Adult ADHD (Attention Deficit Hyperactivity Disorder) - Diagnosis

Not ready to share? Read other Patient Comments

Please describe how you came to be diagnosed with adult ADHD.

Share your story with others:

MedicineNet appreciates your comment. Your comment may be displayed on the site and will always be published anonymously.Patient Comments FAQs

Enter your Comment

Tell us a bit about your background to make your comments more useful to other MedicineNet users. (Optional)

Screen Name: *

Gender of Patient: Male Female

Age Range of Patient:

I am a: Patient Caregiver


* Screen Name will appear next to the published comment. Please do not include your full name or email address.

By submitting your comment, and other materials (collectively referred to as a "Submission") to MedicineNet, you grant MedicineNet permission to use, copy, transmit, publish, display, edit and modify your Submission in connection with its Web site. MedicineNet will not pay you for your Submission. You represent that you have all rights necessary for MedicineNet to use your Submission as set forth above.

Please keep these guidelines in mind when writing your comment:

  • Please make sure you address the question asked.
  • Due to the overwhelming number of comments received, not all comments will be published.
  • When selecting comments to publish, our staff will choose those that are educational and complement the topic. Please try to stay on topic.
  • Your comment may be edited. We would typically edit comments to make them clearer and more readable. We will remove personal information such as last names, email and web addresses, and other potentially harmful information.
  • We will not notify you if your comment has been published. We suggest that you check back on the topic article regularly.
  • We do not provide medical or healthcare advice, treatment, or diagnosis.

Thank you for participating!


I have read and agree to abide by the MedicineNet Terms and Conditions and the MedicineNet Privacy Policy (required).

To prevent our systems from spam, please complete the following prior to submitting your comment.

Please select the white square:

How is ADHD in adults diagnosed?

In order to be diagnosed with ADHD, a child must demonstrate six symptoms of inattention or six symptoms of combined hyperactivity and impulsivity, while an older teen or adult need only exhibit five of each group of symptoms. The symptoms should start before 12 years of age, be present in more than one setting (for example, home and work), be severe enough to cause problems for the individual, and not be able to be better explained by another condition for the diagnosis of ADHD. There are three kinds of ADHD: predominately inattentive type, predominately hyperactive/impulsive type, and the combined (inattentive, hyperactive, and impulsive) type.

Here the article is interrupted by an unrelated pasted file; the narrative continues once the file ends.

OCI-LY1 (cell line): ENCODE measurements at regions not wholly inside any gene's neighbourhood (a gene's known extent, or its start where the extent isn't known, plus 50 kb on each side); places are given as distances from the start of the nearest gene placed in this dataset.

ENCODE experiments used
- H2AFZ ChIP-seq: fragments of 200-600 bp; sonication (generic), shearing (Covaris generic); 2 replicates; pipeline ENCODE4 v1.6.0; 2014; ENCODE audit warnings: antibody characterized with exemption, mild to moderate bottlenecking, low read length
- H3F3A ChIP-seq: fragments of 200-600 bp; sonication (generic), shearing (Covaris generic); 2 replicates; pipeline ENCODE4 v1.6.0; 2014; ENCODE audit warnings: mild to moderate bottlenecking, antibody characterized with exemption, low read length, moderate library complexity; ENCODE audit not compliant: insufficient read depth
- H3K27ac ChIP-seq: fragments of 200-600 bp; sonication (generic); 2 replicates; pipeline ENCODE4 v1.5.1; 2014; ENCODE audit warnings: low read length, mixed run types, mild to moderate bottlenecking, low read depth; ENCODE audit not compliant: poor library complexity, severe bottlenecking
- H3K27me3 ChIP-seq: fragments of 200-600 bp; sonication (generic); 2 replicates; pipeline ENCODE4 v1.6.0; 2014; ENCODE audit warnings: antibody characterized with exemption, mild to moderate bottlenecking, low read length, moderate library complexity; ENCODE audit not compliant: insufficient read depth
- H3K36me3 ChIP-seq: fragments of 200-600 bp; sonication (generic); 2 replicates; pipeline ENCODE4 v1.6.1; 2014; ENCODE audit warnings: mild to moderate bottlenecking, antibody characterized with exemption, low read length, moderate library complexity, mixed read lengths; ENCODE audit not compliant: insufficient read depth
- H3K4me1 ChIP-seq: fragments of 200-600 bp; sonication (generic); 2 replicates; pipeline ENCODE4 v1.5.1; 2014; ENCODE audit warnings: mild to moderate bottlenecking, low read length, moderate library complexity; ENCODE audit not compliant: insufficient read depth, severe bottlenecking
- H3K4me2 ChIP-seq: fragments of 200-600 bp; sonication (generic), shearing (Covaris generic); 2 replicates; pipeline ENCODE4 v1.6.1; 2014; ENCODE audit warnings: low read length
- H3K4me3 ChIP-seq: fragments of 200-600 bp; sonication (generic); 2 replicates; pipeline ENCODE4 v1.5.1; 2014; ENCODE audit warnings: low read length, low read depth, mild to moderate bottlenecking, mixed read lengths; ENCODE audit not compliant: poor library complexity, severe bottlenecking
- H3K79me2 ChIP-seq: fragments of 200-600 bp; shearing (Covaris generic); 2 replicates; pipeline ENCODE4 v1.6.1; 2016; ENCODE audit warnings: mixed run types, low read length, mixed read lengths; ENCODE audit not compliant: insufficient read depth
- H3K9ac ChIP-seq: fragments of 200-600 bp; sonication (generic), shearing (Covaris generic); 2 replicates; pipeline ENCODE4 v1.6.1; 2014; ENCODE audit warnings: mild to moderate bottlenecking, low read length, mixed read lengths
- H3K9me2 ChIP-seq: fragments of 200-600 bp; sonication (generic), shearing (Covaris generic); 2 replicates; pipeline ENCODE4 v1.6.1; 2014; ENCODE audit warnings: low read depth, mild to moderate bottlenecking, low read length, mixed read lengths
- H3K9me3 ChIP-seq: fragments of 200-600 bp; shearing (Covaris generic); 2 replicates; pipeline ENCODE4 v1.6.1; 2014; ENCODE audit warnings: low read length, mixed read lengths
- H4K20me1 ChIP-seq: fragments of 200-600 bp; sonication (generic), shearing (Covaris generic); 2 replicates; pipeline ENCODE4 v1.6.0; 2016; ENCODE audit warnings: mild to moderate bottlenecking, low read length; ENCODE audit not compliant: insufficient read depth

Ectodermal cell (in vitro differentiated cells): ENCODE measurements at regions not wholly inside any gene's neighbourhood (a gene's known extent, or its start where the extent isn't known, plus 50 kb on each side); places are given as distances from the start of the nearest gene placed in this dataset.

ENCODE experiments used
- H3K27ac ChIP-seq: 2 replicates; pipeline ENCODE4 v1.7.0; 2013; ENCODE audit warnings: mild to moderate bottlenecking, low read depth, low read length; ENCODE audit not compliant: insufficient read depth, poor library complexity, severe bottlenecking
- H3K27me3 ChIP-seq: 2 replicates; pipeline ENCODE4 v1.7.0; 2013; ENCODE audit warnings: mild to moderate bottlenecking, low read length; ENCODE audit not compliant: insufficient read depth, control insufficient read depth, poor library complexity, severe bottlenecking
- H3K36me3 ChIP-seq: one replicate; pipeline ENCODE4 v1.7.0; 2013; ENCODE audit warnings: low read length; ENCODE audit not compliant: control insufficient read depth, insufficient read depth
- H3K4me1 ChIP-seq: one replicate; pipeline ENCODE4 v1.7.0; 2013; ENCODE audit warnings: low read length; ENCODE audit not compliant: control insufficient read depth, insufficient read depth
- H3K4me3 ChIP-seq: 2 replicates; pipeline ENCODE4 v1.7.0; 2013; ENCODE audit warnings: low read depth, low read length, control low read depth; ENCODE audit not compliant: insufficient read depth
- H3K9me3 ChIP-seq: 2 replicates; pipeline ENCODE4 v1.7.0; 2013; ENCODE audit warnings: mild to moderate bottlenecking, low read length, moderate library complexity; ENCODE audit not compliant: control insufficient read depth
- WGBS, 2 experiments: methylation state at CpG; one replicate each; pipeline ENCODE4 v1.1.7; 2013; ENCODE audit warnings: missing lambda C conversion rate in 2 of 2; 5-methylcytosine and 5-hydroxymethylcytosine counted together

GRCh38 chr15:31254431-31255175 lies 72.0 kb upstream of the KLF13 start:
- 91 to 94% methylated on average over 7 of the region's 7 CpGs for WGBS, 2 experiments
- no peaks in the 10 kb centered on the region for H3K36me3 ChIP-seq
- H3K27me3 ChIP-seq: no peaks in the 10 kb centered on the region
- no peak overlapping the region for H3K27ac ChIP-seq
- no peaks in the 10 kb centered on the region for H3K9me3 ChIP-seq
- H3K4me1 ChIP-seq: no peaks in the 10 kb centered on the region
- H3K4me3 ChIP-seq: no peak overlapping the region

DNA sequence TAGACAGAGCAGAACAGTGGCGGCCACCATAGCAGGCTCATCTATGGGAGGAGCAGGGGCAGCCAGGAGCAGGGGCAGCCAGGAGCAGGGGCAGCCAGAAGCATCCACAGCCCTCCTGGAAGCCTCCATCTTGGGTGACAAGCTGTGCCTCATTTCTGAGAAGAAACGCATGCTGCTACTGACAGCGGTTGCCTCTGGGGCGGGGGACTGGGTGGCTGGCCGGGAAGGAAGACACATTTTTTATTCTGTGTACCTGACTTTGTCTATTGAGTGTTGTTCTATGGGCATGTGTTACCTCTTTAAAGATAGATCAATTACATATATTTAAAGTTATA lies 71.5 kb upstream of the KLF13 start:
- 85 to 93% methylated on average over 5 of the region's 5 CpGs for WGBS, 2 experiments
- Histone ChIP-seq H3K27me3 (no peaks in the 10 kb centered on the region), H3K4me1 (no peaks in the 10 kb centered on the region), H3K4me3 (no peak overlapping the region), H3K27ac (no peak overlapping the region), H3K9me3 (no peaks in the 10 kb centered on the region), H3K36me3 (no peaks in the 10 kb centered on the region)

Many health-care professionals, including licensed mental-health therapists, primary-care providers, psychiatrists, psychologists, psychiatric nurses, and social workers may help make the diagnosis of ADHD in adults. One of these professionals will likely conduct or refer for an extensive medical interview and physical examination as part of the assessment. As ADHD is sometimes associated with a number of other mental-health problems, such as depression, bipolar disorder, obsessive compulsive disorder, and other anxiety disorders, Asperger's syndrome and other autism-spectrum disorders, the evaluator will likely screen for signs of depression, manic depression, anxiety, and other mental-health symptoms. The symptoms of adult ADHD may also be the result of a number of medical conditions or can be a side effect of various medications. For this reason, routine laboratory tests are often performed during the initial evaluation to rule out other causes of symptoms. Occasionally, an X-ray, scan, or other imaging study may be needed. As part of this examination, the sufferer may be asked a series of questions from a standardized questionnaire or self-test to help establish the diagnosis. Some symptom checklists for children have been adapted and revised to effectively screen for ADHD in adults. Examples of such checklists include Conners' Adult ADHD Rating Scale, or CAARS, as well as the Adult Self Report Scale.

Return to Adult ADHD (Attention Deficit Hyperactivity Disorder)

See what others are saying

Comment from: ADHD husband, 55-64 Male (Caregiver) Published: April 01

I am a wife of a husband with ADHD. My life is terrible. I experience anger, judgement, assumption, criticism, impulsiveness and financial burden. We have identical bags, duplicate copies of books, and millions of shoes everywhere. Our house is a mess with my husband's overflowing belongings. I feel like I am trapped in his fantasy. All our kids have ADHD, my 15 years old son talks and behaves like my husband. I want to divorce, but I feel scared and threatened. I wish he would admit to his condition and get the right treatment.

Was this comment helpful?Yes
Comment from: barb dugan, 25-34 Female (Patient) Published: May 22

I am 31 and have ADHD. I'm focused with my thoughts. My medicine works, so why am I told that adults who take Adderall are not allowed to also take Ritalin? I've heard it's done and that it can help.

Was this comment helpful?Yes

STAY INFORMED

Get the latest health and medical information delivered direct to your inbox!